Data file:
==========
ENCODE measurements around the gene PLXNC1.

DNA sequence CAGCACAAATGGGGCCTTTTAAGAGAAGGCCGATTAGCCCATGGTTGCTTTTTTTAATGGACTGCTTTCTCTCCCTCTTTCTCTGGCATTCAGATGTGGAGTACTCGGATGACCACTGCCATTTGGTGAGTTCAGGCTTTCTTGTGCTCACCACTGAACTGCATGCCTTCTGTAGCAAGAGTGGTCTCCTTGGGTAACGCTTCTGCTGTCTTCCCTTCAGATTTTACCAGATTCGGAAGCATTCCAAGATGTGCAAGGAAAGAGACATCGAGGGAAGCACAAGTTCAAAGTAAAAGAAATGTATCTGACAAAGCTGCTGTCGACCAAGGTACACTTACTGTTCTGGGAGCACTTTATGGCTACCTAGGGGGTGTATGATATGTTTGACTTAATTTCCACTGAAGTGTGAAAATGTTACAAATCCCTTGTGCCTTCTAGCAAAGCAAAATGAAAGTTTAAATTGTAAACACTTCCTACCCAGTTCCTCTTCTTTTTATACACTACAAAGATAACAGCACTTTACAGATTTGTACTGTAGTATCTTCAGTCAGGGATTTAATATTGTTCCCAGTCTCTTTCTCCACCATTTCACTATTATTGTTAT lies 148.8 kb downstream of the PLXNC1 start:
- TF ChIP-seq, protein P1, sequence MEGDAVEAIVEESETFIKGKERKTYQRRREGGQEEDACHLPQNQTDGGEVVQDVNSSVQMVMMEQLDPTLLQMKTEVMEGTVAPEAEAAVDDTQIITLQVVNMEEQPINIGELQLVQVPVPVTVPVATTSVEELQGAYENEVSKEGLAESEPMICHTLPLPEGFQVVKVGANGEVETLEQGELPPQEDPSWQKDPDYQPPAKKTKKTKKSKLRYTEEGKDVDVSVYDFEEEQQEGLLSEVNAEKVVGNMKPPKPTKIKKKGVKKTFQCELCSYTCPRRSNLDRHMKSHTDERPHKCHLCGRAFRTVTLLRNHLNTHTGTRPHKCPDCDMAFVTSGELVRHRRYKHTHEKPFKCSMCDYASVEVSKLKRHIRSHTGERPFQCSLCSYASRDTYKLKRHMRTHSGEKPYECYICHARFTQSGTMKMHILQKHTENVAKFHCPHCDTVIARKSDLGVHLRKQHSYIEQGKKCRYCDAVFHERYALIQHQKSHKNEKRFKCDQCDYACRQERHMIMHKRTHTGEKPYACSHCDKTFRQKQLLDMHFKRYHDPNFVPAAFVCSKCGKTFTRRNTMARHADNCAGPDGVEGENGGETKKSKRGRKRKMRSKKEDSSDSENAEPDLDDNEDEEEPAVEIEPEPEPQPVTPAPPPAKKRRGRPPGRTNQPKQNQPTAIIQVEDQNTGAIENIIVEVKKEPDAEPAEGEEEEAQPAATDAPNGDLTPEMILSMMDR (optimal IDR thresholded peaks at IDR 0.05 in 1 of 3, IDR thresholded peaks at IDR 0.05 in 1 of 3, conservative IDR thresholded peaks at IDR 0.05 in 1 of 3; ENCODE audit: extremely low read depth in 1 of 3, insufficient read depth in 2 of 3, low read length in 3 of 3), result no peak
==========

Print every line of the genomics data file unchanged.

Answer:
ENCODE measurements around the gene PLXNC1.

DNA sequence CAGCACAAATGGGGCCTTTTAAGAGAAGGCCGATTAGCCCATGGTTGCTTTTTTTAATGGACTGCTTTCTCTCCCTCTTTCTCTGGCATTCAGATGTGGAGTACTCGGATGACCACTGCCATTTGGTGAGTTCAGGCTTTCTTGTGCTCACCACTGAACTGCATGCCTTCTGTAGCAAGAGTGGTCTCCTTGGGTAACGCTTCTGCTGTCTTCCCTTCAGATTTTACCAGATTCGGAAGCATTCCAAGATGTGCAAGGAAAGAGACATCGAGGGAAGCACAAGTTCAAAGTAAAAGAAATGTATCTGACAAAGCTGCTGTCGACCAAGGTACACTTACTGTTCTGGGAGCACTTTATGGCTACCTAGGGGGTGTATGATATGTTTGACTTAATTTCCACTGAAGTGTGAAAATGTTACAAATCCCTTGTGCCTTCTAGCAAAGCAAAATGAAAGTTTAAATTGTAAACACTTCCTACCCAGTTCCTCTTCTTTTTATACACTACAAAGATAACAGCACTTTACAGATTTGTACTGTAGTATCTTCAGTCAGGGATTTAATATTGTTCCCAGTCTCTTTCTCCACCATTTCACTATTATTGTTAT lies 148.8 kb downstream of the PLXNC1 start:
- TF ChIP-seq, protein P1, sequence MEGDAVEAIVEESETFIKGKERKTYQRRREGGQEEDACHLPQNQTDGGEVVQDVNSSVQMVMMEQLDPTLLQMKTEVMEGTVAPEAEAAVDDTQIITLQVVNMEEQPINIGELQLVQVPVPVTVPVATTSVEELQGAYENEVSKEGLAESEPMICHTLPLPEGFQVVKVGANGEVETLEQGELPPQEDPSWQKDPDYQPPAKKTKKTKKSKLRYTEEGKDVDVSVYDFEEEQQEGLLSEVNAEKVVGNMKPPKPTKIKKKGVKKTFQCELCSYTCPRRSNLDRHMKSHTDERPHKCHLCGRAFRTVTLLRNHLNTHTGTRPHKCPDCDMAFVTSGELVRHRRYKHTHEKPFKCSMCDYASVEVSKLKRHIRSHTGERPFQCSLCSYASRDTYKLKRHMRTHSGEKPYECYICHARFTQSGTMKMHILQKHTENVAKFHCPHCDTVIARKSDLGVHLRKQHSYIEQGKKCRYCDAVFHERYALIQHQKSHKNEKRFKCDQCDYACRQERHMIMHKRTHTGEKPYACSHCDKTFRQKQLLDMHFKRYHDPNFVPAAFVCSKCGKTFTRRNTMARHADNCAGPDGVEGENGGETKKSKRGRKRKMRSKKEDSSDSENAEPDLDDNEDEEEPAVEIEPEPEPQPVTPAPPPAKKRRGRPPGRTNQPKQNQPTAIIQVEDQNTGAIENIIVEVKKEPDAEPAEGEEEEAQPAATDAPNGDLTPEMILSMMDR (optimal IDR thresholded peaks at IDR 0.05 in 1 of 3, IDR thresholded peaks at IDR 0.05 in 1 of 3, conservative IDR thresholded peaks at IDR 0.05 in 1 of 3; ENCODE audit: extremely low read depth in 1 of 3, insufficient read depth in 2 of 3, low read length in 3 of 3), result no peak